Gen. Thou ominous and fearful owl of death, Our nation's terror and their bloody scourge! The period of thy tyranny approacheth. On us thou canst not enter but by death; For, I protest, we are well fortified,
And strong enough to issue out and fight:
That he is march'd to Bourdeaux with his power,
Two mightier troops than that the Dauphin led, Which join'd with him and made their march for Bourdeaux,
York. A plague upon that villain Somerset, That thus delays my promised supply Of horsemen that were levied for this siege! Renowned Talbot doth expect my aid, And I am lowted by a traitor villain And cannot help the noble chevalier. God comfort him in this necessity! If he miscarry, farewell wars in France. Enter Sir WILLIAM LUCY.
Lucy. Thou princely leader of our English strength,
Never so needful on the earth of France,
Else, farewell Talbot, France, and England's honour.
York. O God! that Somerset, who in proud heart
Doth stop my cornets, were in Talbot's place;
York. He dies, we lose; I break my war-like word;
We mourn, France smiles; we lose, they daily get; All long of this vile traitor Somerset.
Lucy. Then God take mercy on brave Talbot's soul;
And on his son young John, whom two hours since
York. Alas! what joy shall noble Talbot have To bid his young son welcome to his grave? 40 Away! vexation almost stops my breath That sunder'd friends greet in the hour of death. Lucy, farewell: no more my fortune can But curse the cause I cannot aid the man.
Maine, Blois, Poictiers, and Tours, are won away, For fly he could not if he would have fled;
Henry the Fifth: whiles they each other cross, Lives, honours, lands, and all hurry to loss. Exit.
SCENE IV.--Other Plains in Gascony.
SCENE V.-The English Camp near Bourdeaux. Enter TALBOT and JOHN his Son.
Tal. O young John Talbot! I did send for thee To tutor thee in stratagems of war,
That Talbot's name might be in thee reviv'd
Enter SOMERSET, with his Army; a Captain of Should bring thy father to his drooping chair.
TALBOT'S with him.
Som. It is too late; I cannot send them now: This expedition was by York and Talbot Too rashly plotted: all our general force Might with a sally of the very town Be buckled with the over-daring Talbot Hath sullied all his gloss of former honour By this unheedful, desperate, wild adventure: York set him on to fight and die in shame, That, Talbot dead, great York might bear the
Cap. Here is Sir William Lucy, who with me Set from our o'ermatch'd forces forth for aid. 11
Enter Sir WILLIAM LUCY.
Som. How now, Sir William! whither were you sent?
Lucy. Whither, my lord? from bought and sold Lord Talbot;
Who, ring'd about with bold adversity,
Keep off aloof with worthless emulation.
Som. York set him on; York should have sent him aid.
Lucy. And York as fast upon your grace exclaims;
Swearing that you withhold his levied host
Som. York lies; he might have sent and had the horse:
I owe him little duty, and less love,
And take foul scorn to fawn on him by sending.
Hath now entrapp'd the noble-minded Talbot,
Within six hours they will be at his aid.
Lucy. Too late comes rescue: he is ta'en or slain,
But, O malignant and ill-boding stars! Now thou art come unto a feast of death, A terrible and unavoided danger:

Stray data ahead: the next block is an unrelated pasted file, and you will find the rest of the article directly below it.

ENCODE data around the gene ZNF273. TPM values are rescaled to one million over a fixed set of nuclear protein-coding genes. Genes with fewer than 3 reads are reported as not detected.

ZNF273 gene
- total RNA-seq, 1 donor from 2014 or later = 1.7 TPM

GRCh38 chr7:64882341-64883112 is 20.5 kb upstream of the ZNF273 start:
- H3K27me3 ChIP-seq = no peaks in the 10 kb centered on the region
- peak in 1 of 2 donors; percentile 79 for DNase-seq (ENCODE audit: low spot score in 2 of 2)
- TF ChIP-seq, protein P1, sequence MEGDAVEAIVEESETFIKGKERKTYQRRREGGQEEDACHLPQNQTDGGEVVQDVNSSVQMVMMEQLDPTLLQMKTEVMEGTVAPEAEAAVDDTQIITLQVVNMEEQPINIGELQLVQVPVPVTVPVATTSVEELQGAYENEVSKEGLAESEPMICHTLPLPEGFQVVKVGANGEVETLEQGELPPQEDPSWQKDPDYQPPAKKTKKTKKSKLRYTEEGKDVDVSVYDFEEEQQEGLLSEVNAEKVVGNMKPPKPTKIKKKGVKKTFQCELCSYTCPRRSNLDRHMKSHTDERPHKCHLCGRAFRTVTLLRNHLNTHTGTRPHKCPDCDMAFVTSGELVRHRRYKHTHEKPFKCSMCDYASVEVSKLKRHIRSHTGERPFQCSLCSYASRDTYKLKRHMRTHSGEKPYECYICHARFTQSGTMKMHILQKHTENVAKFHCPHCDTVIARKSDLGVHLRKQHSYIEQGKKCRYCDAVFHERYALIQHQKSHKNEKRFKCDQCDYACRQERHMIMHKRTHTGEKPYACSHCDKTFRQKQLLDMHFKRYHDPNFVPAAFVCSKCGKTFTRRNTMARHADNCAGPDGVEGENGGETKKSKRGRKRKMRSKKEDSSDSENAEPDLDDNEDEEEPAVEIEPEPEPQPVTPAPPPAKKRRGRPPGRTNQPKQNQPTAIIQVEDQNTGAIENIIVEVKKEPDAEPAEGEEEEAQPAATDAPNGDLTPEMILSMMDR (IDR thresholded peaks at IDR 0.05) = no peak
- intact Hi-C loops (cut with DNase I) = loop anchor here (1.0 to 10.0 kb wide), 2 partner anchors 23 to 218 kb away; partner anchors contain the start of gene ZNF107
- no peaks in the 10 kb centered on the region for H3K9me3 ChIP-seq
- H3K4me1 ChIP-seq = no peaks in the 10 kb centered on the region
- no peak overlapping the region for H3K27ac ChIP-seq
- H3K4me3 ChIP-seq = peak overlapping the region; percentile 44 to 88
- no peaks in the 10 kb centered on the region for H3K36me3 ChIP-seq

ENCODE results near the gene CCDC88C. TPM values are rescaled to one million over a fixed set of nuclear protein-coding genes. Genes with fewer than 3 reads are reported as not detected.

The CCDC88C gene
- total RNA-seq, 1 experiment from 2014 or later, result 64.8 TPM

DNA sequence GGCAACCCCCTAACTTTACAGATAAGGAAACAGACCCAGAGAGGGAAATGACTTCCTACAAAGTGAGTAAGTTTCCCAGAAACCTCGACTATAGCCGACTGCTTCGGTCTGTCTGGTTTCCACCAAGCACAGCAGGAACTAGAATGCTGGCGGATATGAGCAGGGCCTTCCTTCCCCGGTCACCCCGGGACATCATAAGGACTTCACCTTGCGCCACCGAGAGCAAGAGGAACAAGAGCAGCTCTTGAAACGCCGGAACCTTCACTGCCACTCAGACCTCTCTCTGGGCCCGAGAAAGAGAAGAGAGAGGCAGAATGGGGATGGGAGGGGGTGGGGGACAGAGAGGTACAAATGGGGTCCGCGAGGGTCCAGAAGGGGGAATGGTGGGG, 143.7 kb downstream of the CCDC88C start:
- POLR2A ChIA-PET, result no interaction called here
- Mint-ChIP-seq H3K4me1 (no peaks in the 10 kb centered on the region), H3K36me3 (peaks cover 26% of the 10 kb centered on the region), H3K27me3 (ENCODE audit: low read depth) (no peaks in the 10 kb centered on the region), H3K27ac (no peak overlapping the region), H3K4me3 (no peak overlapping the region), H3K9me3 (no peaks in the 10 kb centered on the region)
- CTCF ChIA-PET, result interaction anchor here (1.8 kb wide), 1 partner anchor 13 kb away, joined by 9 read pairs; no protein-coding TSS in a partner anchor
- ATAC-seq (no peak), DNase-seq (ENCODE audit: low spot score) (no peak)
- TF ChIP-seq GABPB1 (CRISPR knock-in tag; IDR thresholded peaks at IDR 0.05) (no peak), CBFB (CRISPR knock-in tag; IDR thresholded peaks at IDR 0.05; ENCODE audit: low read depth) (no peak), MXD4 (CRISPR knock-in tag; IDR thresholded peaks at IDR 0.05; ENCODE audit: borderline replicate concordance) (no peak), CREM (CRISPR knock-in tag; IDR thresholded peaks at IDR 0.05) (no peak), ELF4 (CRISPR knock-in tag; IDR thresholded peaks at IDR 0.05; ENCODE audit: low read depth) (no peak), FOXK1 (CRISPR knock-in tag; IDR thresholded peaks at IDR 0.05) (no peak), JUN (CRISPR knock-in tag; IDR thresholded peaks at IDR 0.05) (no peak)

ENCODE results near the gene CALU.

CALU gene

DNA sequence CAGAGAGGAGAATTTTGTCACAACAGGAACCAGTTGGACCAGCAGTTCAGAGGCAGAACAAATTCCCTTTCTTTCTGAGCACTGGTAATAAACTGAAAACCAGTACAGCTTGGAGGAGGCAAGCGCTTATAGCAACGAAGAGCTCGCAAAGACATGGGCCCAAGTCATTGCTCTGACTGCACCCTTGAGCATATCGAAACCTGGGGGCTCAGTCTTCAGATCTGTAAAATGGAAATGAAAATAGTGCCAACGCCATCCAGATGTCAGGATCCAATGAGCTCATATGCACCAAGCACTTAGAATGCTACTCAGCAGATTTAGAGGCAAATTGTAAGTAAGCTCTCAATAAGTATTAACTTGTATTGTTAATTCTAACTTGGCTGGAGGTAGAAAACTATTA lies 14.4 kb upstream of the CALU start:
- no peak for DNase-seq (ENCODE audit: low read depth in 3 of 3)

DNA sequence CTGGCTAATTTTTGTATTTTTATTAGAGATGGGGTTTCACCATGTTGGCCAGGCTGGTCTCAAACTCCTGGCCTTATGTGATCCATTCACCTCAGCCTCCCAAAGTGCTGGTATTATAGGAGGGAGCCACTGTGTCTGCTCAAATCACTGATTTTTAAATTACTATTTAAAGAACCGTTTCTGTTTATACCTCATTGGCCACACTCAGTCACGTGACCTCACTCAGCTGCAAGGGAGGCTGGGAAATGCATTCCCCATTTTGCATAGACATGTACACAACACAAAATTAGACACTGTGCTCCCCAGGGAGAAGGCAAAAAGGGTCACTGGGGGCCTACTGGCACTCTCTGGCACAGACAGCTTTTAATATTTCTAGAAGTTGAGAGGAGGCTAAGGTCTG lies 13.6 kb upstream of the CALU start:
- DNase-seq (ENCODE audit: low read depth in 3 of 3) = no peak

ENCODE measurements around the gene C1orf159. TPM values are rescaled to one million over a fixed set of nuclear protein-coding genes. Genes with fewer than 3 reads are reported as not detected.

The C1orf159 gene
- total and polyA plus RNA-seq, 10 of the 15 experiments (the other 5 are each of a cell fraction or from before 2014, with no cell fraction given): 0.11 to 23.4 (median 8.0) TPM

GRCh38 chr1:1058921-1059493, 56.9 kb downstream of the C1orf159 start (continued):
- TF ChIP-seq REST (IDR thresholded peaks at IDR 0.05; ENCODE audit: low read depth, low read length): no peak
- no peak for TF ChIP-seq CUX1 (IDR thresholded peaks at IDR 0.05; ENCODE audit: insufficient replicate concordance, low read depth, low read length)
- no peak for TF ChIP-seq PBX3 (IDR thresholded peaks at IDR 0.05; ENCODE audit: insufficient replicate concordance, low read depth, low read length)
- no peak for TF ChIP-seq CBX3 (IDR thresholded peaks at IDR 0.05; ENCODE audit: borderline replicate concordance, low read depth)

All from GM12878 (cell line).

Therefore, dear boy, mount on my swiftest horse,
Tal. Shall all thy mother's hopes lie in one tomb?
John. Ay, rather than I'll shame my mother's womb.
Tal. Upon my blessing I command thee go. John. To fight I will, but not to fly the foe. Tal. Part of thy father may be sav'd in thee. John. No part of him but will be shame in me. Tal. Thou never hadst renown, nor canst not lose it.
Come, side by side together live and die,
SCENE VI.—A Field of Battle. Alarum. Excursions, wherein TALBOT's Son is hemmed about, and TALBOT rescues him.
Tal. Saint George and victory! fight, soldiers, fight!
The regent hath with Talbot broke his word,
I gave thee life and rescu'd thee from death.
It warm'd thy father's heart with proud desire
Thou Icarus. Thy life to me is sweet:
SCENE VII.-Another Part of the Field. Alarums. Excursions. Enter TALBOT, wounded, supported by a Servant.
Tal. Where is my other life? mine own is gone:
O! where's young Talbot? where is valiant
Triumphant death, smear'd with captivity,
Enter Soldiers, bearing the body of JOHN TALBOT. Serv. O my dear lord, lo! where your son is borne.
Tal. Thou antick death, which laugh'st us here to scorn,
Anon, from thy insulting tyranny,
Speak to thy father ere thou yield thy breath; Brave death by speaking whether he will or no; 30 Imagine him a Frenchman and thy foe. Poor boy! he smiles, methinks, as who should say,
Here, purposing the Bastard to destroy,
All these and more we hazard by thy stay;
These words of yours draw life-blood from my heart.
On that advantage, bought with such a shame,
Tal. Then follow thou thy desperate sire of Crete,
Had death been French, then death had died to-day.
Come, come, and lay him in his father's arms: · My spirit can no longer bear these harms. Soldiers, adieu! I have what I would have, Now my old arms are young John Talbot's grave. Dies.
Alarums. Exeunt Soldiers and Servant, leaving the two bodies. Enter CHARLES, ALENÇON, BURGUNDY, the Bastard of ORLEANS, JOAN LA PUCELLE, and Forces.
Cha. Had York and Somerset brought rescue in We should have found a bloody day of this.
Bast. How the young whelp of Talbot's, raging.